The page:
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Razer Barracuda review: a good wireless headset for PS5 and PC

The Razer Barracuda is the latest multiformat wireless headset and while its microphone could do with a little work, it's a solid choice for PS5 players

Razer Barracuda review: Razer Braacuda headset in front of a monitor, PS5, and PC

Remember the days when gaming headsets were big, bulky pieces of plastic that you wouldn’t dare wear in the outside world? Well, those days are well and truly gone. The new version of the Razer Barracuda couples multifunctionality with ergonomics to create a well-rounded headset that won’t look out of place when you’re out and about or between the office and home.

And really, that’s the beauty of this headset. The original Razer Barracuda won over the critics with its SmartSwitch technology that allowed it to connect to your phone and PC/console simultaneously, but its overall design left a lot to be desired. However, Razer has apparently learned its lessons, releasing not one but three Barracudas into the wild.

The one I’ve been using is simply called Razer Barracuda and it’s the mid-tier option, retailing at $159.99/£159.99. It’s a little bit of a price jump from the old Barracuda, but that’s because this time around it has Triforce Titanium 50mm Drivers, THX Spatial Audio, dual integrated noise-cancelling microphones, and a 40 hour battery life. Sure, it’s not as fancy as the Barracuda Pro ($249.99/£249.99), which has full hybrid active noise cancellation technology among other features, but in all honesty for a pair of multifunctioning headphones that I can use to work and game, it has almost everything I need.

I say almost and that’s because there’s a kicker.

At a basic level, the Barracuda can be connected to your phone via Bluetooth and then to another device via a 2.4GHz wireless USB-C dongle. In the last week and a half, I’ve had my headset connected to my phone and my PC simultaneously while I work during the day, allowing me to take calls at a click of a button, and then connected to my phone and my PlayStation 5 or Nintendo Switch in the evening.

The transitions between connections are pretty much seamless. Depending on what track you want to connect to, a double tap of the SmartSwitch button on the right ear cup is all you need.

Razer Barracuda review: the three Barracuda headsets

And if all you’re doing is playing single-player games or listening to music while you play, it’s a great bit of kit. The sound quality, boosted by those 50mm drivers and THX Spatial Audio, is pretty good. You can pick out sounds as they happen around you and you can pinpoint enemy footsteps pretty easily too. But if you spend your evenings battling for a win in Warzone, Fortnite, or pretty much any other battle royale, there are headsets with better microphones – especially if you’re planning on streaming.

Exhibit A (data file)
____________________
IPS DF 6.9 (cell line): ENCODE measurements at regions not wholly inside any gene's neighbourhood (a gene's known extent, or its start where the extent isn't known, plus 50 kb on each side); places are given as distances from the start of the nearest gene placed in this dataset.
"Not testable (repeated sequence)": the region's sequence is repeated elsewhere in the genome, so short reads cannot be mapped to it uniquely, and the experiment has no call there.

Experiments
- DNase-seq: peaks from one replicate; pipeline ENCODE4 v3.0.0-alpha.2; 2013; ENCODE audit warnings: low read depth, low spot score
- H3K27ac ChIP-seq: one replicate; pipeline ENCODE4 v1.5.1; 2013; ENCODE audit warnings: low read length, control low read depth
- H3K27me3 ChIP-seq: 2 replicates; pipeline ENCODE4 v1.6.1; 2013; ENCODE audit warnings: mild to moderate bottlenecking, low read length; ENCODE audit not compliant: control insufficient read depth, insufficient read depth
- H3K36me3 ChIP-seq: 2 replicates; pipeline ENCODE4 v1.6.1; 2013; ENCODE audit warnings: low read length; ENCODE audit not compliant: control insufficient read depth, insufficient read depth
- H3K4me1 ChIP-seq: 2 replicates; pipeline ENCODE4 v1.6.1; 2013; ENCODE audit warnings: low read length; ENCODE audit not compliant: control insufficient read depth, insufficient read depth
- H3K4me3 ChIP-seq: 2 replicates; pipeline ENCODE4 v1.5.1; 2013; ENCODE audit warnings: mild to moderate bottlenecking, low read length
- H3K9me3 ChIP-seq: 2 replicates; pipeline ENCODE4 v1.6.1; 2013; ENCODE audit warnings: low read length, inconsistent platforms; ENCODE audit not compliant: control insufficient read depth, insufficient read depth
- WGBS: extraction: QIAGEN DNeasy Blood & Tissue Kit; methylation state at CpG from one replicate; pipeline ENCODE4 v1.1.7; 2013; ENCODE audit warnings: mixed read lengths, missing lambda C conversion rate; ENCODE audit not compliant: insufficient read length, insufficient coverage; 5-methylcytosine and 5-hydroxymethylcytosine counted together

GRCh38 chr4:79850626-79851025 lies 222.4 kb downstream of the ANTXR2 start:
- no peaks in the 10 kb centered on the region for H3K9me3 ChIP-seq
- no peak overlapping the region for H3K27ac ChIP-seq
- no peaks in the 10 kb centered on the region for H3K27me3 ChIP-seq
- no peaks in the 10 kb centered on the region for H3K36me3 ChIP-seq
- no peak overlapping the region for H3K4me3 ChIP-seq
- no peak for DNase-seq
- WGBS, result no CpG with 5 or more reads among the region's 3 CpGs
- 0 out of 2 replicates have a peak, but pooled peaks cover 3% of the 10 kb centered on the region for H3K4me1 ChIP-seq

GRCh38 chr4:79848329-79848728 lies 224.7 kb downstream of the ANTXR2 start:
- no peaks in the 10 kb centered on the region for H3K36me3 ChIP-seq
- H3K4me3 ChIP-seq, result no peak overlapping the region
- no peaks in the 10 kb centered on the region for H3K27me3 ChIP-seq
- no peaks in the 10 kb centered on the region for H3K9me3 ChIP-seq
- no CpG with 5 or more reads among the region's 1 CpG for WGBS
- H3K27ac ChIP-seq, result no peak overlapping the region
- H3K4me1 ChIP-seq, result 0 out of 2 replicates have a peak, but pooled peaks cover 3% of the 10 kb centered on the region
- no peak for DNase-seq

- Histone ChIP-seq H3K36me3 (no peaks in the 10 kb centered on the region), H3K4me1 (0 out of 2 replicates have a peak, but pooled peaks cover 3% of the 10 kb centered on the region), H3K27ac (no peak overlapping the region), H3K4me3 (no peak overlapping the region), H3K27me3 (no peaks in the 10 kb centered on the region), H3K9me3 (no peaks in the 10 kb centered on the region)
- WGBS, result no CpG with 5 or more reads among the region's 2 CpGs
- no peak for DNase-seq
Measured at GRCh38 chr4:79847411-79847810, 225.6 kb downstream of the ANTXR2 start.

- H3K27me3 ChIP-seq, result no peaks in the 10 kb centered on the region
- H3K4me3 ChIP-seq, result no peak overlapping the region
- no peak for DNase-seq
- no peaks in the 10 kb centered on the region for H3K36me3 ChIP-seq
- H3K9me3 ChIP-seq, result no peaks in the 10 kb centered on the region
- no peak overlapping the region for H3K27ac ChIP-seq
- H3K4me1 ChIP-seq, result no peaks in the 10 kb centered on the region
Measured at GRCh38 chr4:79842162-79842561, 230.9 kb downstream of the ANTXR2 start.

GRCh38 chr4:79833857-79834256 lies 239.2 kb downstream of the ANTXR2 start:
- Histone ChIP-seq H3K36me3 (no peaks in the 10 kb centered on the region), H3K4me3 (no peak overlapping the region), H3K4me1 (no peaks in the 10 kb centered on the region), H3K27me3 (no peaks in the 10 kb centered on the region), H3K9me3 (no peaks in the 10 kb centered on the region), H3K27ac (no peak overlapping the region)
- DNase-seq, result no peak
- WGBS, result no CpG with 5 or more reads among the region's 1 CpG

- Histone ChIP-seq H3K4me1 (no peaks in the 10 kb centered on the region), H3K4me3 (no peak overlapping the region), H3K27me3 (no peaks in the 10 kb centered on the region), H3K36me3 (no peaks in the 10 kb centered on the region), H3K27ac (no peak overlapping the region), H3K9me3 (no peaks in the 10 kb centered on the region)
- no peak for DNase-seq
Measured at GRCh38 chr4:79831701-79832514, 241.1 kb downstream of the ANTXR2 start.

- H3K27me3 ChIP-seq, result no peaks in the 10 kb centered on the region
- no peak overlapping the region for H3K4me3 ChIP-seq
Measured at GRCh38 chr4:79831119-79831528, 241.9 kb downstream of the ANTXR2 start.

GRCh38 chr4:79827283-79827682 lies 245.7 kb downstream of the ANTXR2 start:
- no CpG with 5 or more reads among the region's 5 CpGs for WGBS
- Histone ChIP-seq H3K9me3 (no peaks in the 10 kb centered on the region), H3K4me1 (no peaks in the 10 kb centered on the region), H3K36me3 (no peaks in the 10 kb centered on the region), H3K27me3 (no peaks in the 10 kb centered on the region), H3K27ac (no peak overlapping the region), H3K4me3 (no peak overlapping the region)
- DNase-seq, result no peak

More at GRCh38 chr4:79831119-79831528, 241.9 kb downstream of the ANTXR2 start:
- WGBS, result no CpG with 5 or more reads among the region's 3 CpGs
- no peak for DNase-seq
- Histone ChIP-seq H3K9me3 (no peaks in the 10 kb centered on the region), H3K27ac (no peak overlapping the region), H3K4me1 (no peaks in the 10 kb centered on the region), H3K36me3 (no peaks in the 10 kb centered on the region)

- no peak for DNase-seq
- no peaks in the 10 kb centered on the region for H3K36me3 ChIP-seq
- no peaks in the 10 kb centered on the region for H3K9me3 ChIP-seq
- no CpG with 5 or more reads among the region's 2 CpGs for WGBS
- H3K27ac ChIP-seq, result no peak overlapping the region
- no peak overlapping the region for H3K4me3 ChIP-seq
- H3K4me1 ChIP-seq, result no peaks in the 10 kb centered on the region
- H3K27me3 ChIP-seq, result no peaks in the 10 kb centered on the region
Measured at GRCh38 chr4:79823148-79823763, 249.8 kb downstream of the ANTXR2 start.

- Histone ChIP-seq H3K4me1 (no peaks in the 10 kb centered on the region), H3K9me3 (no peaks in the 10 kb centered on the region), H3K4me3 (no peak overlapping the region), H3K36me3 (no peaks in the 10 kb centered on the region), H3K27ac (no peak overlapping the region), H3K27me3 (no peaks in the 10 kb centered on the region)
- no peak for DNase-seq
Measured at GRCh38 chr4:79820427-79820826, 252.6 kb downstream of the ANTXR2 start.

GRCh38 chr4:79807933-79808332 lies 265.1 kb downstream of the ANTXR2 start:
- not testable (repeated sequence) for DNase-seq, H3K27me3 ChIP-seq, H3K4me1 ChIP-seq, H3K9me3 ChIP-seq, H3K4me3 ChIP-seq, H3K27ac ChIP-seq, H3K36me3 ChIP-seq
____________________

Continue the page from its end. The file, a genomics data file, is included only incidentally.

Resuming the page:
Razer boasts that the microphone on the Barracuda will allow for “crystal clear pickup”, but in my experience that’s not always been the case. Over the last week and a half, the Barracuda hasn’t provided consistent results. My voice on one phone call was received just fine, but on another I sounded like a robot, with static interrupting my dulcet tones (this is despite adjusting my settings in the companion app). During a couple of matches of Warzone and PUBG: Battlegrounds on PC, it was much of the same experience; my microphone output was spotty at best according to my teammates, and communicating during those tense firefights became unnecessarily fraught experiences.

It’s worth noting here that the microphone seems to perform better when connected to a device via Bluetooth or via the USB-C dongle correctly. The Barracuda comes with a whole host of spare cables, including a Type-A to Type-C adapter, which you can use to connect the Barracuda to your PC and console if you don’t have a USB-C port. When the dongle was connected via this cable, the microphone quality massively deteriorated, something I personally experienced on PS5.

On the box for the Barracuda, Razer recommends connecting the headset to the PS5 via the Type-A adapter. However, after lots of trial and error, I realised this is not the way to do it. While the sound quality of games are fine when connecting the headset this way, the microphone quality is not. Every word I uttered was muffled with static, so much so that I actually switched back to the microphone on the DualSense controller to play out the rest of my game.

Razer Barracuda review: A wireless Razer headset on a desk with a gaming keyboard and phone

The Barracuda is touted as working with all consoles, except the Xbox Series X|S and Xbox One, so undeterred, I tried plugging the USB-C dongle directly into the DualSense. This threw up the exact same results, so I plugged it into the USB-C port on the console itself and found, magically, the microphone delivered that “crystal clear” output I’d been promised.

You’ll be glad to know that when used this way, the microphone is ten times better than the one on the DualSense controller. The microphone might not be as good as some of the Barracuda’s competitors, but for a well-rounded, lightweight wireless headset that has a 40 hour battery life, functionality buttons, and multiformat functionality, that’s not a bad price to pay.

If you’re looking for a wireless headset that can do it all, the Razer Barracuda is worth your time. While the microphone isn’t the best – particularly in busy areas – the headset’s SmartSwitch technology, long battery life, and sleek design make it one of the standout multiformat gaming headsets in recent years.